Casing Roller Operations & PDF Download

Table of Contents

Use a casing roller when the casing is slightly collapsed. Casing rollers are light-duty tools. We recommend for you this article to read:

Tool Description

The CASING ROLLER is specifically designed for repairing casing and differs from any other repair tool intended for this application in that it does not include any small parts to be worn, broken, or lost in the well. We shall take the BOWEN Type as an example.

The Bowen Casing Roller rolls the casing out to its original ID dimension. The tool consists of a series of rollers and a tapered nosecone that are all mounted on an eccentric mandrel. As the tool rotates, one roller hits one side of the casing while another roller hits the opposite side of the casing, knocking the casing back into its original shape. The individual rolling elements are interchangeable.

Casing Roller

Casing Roller Operating Guidelines

Make up the BOWEN TUBING and CASING ROLLER to either the drill collars or to the drill pipe; experience has shown that it is preferable to connect directly to the drill pipe. (Drill pipe Inspection should be recent)

The drill pipe and the roller are rotated at low speed and lowered slowly through the casing until the damaged area is tagged. Upon contact with the collapsed casing,  increase the rotary speed to 40-75 RPM, start the mud pump and lower gradually.

The reduced portion of the tapered Nose Cone readily enters between the walls of the collapsed casing.  As the Mandrel is rotated and lowered, the eccentrics force the Nose Cone and Rollers outwardly against the casing walls with great lateral pressure restoring the casing to its normal 1.0. and roundness.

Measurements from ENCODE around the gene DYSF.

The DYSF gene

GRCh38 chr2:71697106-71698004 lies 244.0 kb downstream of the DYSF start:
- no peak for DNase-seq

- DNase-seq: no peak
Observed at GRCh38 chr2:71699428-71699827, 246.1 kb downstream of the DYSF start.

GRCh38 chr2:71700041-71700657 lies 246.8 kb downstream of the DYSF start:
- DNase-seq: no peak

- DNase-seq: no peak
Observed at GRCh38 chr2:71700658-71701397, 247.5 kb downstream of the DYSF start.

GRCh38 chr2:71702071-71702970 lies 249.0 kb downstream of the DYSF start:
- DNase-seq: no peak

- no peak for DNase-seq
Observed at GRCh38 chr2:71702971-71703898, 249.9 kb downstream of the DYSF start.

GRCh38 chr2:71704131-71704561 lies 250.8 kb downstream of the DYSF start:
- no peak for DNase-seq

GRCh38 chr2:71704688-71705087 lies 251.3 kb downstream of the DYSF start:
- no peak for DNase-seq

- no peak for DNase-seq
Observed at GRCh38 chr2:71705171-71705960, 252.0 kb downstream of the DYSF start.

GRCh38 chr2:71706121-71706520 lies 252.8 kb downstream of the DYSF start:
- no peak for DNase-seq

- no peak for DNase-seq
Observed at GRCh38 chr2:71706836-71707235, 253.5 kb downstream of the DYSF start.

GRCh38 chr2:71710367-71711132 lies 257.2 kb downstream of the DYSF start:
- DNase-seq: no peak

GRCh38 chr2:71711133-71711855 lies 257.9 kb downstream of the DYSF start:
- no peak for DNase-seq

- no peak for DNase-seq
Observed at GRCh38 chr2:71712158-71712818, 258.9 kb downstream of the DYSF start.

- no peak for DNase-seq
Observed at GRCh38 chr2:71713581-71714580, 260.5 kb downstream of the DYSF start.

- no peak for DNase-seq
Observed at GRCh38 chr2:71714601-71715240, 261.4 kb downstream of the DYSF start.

Moderate to heavyweight should be used during operation. The use of too little weight, with high rotational speeds, is not recommended. Lightweight with high speeds tends to wear the rollers without performing a repair to the pipe. If insufficient weight is available in the running string, drill collars should be added.  The best guide to the amount of weight and rotational speed is to use his experience; as long as steady downward progress is made by the Casing Roller, the weight-speed ratio is giving the proper results.

A severely collapsed casing will require more amount of weight for the Roller to enter into and straighten the casing pipes.  The rugged construction of the BOWEN TUBING and CASING ROLLER allows the operator to apply the maximum amount of weight and torque without damage to the tool.

Maintain circulation throughout its operation.

1Rotate and lower the roller and the work string until you make contact with the damaged area.
2Upon contact, increase the rotary speed to 50–75 RPM and lower the string slowly, with moderate weight.    

Note: A high rotary speed with insufficient weight will wear out the rollers without straightening the casing.
3Make steady downward progress until the casing ID is restored.

Download the Bowen Casing Roller Manual

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